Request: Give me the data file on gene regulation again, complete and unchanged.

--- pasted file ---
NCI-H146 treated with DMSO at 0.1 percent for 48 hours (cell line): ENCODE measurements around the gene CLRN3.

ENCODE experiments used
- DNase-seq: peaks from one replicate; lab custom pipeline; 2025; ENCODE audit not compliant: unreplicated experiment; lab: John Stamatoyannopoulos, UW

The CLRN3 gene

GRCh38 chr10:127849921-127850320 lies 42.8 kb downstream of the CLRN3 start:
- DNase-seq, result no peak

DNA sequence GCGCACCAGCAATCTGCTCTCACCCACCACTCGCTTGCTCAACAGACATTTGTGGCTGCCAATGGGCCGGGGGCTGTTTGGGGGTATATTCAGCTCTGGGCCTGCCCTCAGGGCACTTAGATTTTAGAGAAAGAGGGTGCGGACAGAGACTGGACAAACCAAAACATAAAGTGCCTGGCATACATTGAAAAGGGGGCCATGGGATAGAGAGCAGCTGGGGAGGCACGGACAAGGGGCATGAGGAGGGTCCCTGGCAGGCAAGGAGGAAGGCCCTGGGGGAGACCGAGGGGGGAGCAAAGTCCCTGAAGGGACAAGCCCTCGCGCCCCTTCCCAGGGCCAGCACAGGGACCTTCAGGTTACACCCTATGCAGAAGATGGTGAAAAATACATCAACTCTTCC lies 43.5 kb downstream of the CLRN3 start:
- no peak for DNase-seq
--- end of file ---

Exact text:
NCI-H146 treated with DMSO at 0.1 percent for 48 hours (cell line): ENCODE measurements around the gene CLRN3.

ENCODE experiments used
- DNase-seq: peaks from one replicate; lab custom pipeline; 2025; ENCODE audit not compliant: unreplicated experiment; lab: John Stamatoyannopoulos, UW

The CLRN3 gene

GRCh38 chr10:127849921-127850320 lies 42.8 kb downstream of the CLRN3 start:
- DNase-seq, result no peak

DNA sequence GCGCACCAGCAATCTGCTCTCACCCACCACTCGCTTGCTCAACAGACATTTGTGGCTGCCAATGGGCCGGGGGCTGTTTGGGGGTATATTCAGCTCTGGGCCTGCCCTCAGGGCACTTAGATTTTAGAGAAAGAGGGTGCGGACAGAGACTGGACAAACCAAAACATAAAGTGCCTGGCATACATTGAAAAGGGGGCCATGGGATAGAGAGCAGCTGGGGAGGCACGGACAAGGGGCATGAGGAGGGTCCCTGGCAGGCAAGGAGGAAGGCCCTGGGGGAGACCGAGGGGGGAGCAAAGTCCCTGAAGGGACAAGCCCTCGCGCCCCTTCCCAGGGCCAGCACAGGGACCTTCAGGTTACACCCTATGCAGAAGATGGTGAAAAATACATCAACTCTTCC lies 43.5 kb downstream of the CLRN3 start:
- no peak for DNase-seq